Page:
Cyclist’s suit challenges golf carts on bike path
A cyclist who was injured in a collision with a golf cart claims Georgetown County bears responsibility because it fails to enforce an ordinance against motorized vehicles on bike paths. The accident occurred last summer on the bike path that runs along Willbrook Boulevard, the one section of the Bike the Neck route where golf carts are allowed.
Angela Conrad was riding her bike east on the Willbrook path just before 5 on a July afternoon in 2020. She collided with a 2015 E-Z-Go golf cart driven by Larry Ben Houck, injuring her right ankle, according to the complaint.
Conrad sued Houck, the county and the Willbrook Plantation Road Maintenance District, which maintains the path. She is seeking actual and punitive damages.
While the suit filed in Circuit Court last month claims that Houck was driving recklessly, it also claims he was violating the county’s ordinance that prohibits golf carts on bike paths.
Allowing golf carts on the bike path created an “unsafe and hazardous condition,” the suit claims.
The road maintenance district posted signs allowing golf carts on the path in spite of the county ordinance, it claims.
The path along Willbrook Boulevard was built by the Litchfield Co., which developed the former Willbrook Plantation.
“They wanted to be able to sell lots and tell people they had beach access without driving,” said Linda Ketron, a founder and long-time head of Bike the Neck. The nonprofit started planning and raising funds for a bike path along Waccamaw Neck in 1994.
The Willbrook bike path connected with portions of the Bike the Neck path that ran parallel to Highway 17. Eventually the Bike the Neck route shifted west to Kings River Road and Waverly Road, where a new phase is planned to reconnect with the bike path along the highway in Pawleys Island.
Golf carts are not allowed on the Bike the Neck path. That was a condition of funding from the state Department of Transportation, Ketron said.
The Willbrook Boulevard path was deeded to Georgetown County by the road maintenance district along with the road itself in 2005. The district retained an easement to maintain the bike path, landscaping, signs and street lights.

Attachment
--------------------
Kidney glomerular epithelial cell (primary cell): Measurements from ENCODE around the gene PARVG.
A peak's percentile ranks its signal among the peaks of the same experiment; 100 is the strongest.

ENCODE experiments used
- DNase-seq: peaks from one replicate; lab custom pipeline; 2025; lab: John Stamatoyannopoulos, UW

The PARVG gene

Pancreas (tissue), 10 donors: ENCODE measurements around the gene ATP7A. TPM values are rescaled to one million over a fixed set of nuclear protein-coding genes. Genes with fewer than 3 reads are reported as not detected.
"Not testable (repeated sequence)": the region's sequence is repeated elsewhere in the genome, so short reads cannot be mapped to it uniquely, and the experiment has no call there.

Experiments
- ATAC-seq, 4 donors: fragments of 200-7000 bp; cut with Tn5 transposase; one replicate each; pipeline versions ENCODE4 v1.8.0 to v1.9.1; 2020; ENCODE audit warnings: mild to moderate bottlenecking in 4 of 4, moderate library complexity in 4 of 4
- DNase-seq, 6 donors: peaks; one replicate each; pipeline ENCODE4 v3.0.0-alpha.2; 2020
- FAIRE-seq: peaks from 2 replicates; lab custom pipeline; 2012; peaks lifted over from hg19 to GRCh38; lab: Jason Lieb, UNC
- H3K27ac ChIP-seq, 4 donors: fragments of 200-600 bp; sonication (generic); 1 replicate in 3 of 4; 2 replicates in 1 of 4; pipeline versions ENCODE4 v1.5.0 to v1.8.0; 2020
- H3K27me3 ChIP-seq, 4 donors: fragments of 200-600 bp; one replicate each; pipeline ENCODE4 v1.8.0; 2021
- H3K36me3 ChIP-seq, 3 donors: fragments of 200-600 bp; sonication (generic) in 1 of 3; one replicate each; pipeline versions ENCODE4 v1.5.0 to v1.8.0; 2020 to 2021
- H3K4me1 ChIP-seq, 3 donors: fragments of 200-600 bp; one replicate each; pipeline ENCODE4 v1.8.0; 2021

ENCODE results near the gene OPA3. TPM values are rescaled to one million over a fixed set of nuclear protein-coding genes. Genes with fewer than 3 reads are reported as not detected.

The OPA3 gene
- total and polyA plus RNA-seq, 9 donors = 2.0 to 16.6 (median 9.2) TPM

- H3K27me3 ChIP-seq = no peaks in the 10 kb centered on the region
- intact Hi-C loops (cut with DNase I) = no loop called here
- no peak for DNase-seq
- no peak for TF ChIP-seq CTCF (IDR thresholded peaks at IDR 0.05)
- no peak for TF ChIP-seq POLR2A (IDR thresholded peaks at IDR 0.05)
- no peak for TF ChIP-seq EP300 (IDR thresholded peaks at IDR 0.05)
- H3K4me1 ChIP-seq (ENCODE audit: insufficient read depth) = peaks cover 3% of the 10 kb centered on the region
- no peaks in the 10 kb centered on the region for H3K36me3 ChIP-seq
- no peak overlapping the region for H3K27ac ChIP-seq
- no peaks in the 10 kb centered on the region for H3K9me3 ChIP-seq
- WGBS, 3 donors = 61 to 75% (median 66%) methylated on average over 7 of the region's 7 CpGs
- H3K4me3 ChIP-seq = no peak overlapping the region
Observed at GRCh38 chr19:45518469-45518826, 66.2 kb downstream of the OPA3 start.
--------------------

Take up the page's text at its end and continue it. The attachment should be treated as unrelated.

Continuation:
“They stipulated that was grandfathered in because it was private and they had paid to put it in,” Ketron said.
The county agreed, she said, because the road maintenance district would maintain the bike path.
“We’ve spent tens of
thousands of dollars to maintain it,” said David Philips, who chairs the road maintenance district. Its funding comes from assessments on property in Willbrook.
Philips said he was not aware of the suit.
“From Day 1, this goes back to the early ’90s, we’ve always operated it golf-carts-permitted,” Philips said. “People would be really disappointed to see the golf carts disappear.”
In addition to posting signs that say golf carts are allowed, the district also posts signs that highlight the state law that requires golf carts be driven by licensed drivers and that they be registered and insured.
Philips put up a yellow flag at the intersection of Reunion Drive to draw attention to the sign.
“Somebody stole it,” he said. Philips had a spare. “It just draws people’s attention to those rules of the road.”
Ketron would prefer that the county’s prohibition against motorized vehicles on the bike path be applied uniformly. “I have continued to defend, albeit reluctantly,” the Willbrook Boulevard exemption, she said. But she is concerned that the portion of the Bike the Neck route from Litchfield by the Sea to North Litchfield is seeing more golf cart traffic in spite of the county ordinance.
“It’s an accident waiting to happen,” Ketron said.